The European Union formally launches its anti-piracy task mission off the Somali coast on Monday, preparing to take over from the NATO flotilla guarding one of the world's most important shipping lanes.
EU foreign ministers meeting Monday will inaugurate the operation in the afternoon, said Cristina Gallach, spokeswoman for the bloc's foreign policy chief Javier Solana. But the hand-over in the Gulf of Aden does not take place until Dec. 15.
Six EU warships and three maritime reconnaissance aircraft will patrol the region and escort cargo ships carrying relief aid through pirate-infested waters to Somalia, as the NATO vessels have done since the end of October. The NATO ships will return to Europe.
In addition to the alliance's ships, about a dozen other warships from the United States, India, Russia and Malaysia are patrolling the region.
Although the NATO force has successfully delivered nearly 30,000 tons of humanitarian supplies to Somalia, it has not been able to stem an upsurge in pirate attacks off Somalia.
Pirates sailing from a number of Somali ports have attacked 32 vessels and hijacked 12 of them since the NATO operation began Oct. 24.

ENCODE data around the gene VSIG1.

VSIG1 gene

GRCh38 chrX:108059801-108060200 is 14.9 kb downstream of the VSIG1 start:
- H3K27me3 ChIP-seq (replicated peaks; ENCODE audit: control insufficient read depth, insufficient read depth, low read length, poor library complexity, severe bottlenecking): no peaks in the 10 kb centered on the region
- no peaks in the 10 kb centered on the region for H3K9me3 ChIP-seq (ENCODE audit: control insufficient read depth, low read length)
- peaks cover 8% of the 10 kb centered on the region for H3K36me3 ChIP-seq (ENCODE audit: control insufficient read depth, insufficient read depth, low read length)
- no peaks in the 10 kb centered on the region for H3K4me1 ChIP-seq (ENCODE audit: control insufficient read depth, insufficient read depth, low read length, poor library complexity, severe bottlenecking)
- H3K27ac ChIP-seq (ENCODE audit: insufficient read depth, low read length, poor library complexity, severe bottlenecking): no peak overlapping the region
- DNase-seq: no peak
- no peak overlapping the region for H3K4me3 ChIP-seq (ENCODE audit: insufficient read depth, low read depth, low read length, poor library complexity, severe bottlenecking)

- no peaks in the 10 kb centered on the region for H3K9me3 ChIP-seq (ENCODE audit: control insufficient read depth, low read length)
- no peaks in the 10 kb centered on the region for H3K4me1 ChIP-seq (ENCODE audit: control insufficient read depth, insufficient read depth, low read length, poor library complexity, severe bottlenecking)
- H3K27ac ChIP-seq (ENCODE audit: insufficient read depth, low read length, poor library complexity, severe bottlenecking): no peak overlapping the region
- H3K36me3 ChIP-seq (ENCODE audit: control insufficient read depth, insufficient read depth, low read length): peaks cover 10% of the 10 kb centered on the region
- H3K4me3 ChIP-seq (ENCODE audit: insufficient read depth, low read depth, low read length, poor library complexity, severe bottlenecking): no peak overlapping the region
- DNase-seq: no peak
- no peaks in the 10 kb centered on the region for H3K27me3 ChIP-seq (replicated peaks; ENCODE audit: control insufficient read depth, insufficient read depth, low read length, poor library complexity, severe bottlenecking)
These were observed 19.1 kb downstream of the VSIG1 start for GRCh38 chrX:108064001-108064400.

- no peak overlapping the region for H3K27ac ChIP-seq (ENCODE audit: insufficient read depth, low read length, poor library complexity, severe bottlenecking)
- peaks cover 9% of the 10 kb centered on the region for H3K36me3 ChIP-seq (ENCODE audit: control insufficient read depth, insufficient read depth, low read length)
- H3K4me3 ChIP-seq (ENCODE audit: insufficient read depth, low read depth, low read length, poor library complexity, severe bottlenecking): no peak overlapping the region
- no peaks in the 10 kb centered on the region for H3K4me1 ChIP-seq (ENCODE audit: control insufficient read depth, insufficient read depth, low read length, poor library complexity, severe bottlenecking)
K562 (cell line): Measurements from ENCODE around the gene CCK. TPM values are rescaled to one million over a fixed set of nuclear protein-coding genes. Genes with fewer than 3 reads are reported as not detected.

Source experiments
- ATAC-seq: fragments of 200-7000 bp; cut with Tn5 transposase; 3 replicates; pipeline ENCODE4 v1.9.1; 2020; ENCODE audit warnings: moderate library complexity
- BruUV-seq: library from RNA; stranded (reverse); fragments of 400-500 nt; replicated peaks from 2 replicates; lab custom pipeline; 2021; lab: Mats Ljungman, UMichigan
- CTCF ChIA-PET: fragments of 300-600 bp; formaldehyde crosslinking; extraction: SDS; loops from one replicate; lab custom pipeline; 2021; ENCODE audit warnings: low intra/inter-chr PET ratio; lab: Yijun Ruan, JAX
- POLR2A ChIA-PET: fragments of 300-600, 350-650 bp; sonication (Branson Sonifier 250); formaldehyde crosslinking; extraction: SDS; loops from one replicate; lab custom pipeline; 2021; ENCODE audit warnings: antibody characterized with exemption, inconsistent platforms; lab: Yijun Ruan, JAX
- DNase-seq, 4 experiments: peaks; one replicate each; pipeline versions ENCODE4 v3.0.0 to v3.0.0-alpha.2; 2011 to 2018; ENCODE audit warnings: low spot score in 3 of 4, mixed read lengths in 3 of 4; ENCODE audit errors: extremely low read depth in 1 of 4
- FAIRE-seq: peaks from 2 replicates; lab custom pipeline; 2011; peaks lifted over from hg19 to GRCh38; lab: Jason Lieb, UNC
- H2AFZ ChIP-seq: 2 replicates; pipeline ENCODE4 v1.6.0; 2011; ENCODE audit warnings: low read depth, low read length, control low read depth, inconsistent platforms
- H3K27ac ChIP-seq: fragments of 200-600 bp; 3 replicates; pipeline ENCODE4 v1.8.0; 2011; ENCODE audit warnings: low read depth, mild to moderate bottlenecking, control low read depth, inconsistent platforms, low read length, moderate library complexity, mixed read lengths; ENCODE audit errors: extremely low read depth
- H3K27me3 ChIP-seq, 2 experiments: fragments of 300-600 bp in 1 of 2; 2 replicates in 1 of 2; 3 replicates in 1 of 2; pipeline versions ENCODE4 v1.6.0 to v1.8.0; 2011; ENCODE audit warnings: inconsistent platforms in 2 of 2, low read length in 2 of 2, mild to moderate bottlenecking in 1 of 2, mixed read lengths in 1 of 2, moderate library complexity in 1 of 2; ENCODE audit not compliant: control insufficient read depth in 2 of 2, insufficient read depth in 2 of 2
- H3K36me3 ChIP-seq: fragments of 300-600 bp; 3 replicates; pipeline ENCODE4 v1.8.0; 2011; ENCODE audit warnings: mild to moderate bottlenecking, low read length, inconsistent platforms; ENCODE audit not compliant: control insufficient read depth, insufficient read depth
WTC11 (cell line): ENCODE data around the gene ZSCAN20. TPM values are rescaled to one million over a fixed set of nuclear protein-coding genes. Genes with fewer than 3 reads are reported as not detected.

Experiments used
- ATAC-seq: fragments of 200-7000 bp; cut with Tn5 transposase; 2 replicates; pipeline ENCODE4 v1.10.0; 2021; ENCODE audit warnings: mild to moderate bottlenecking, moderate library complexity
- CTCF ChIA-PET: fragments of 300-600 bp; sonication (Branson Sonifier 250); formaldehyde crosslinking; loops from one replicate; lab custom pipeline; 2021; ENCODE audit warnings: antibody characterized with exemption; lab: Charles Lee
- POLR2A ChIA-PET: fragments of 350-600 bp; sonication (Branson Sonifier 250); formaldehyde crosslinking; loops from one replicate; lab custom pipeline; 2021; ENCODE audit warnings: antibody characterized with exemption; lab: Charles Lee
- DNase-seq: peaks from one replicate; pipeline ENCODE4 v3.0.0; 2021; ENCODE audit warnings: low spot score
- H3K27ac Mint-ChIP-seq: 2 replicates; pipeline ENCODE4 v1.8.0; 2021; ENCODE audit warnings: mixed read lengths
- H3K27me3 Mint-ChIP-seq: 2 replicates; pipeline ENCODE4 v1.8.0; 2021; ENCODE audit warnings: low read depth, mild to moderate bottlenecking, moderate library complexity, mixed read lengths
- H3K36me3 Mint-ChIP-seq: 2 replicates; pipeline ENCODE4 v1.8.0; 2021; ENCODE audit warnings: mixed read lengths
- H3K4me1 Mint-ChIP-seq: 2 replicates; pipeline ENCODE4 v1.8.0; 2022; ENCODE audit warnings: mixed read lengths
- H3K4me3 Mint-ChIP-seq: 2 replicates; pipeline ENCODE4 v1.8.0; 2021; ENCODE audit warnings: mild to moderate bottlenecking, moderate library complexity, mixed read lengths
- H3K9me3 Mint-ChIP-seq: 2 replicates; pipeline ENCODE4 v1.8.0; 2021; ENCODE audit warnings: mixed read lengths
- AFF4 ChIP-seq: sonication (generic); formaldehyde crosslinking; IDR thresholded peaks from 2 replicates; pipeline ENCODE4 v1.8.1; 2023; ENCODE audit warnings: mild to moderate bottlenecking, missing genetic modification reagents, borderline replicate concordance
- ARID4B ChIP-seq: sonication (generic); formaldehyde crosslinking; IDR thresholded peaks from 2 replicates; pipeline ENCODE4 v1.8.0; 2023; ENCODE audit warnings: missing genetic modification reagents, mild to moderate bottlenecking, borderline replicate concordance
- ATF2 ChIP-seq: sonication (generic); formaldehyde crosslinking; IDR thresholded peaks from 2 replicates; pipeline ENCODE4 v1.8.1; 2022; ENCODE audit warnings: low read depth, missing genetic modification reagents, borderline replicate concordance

Under the current U.N. mandate, the international fleet operating off the Horn of Africa has not been able to board seized ships or to free hostage crews.
The EU has conducted 20 peacekeeping operations around the world so far, but the new mission will be its first naval endeavor. The task force - codenamed Operation Atalanta - will have the same duties as the NATO mission, including escorting cargo vessels, protecting merchant ships and deterring pirate attacks.
"It will be an important contribution to addressing one of the most challenging threats to maritime trade, and particularly to the people of Somalia who have had their humanitarian support hampered by acts of piracy," Gallach said.
The EU task force will be commanded by British Vice Admiral Philip Jones.
"This operation under British command, I hope will begin to establish international order in seas that are vital to trade right around the world," British Foreign Secretary David Miliband.
Somalia has been in chaos for nearly two decades, and the country's Western-backed transitional government has failed to assert any real control since it was formed in 2004. The administration relies on troops from Ethiopia for protection.
About 50 cargo ships transit daily through the Gulf of Aden, a strategic waterway that links the Indian Ocean with the Suez Canal and the Mediterranean Sea.
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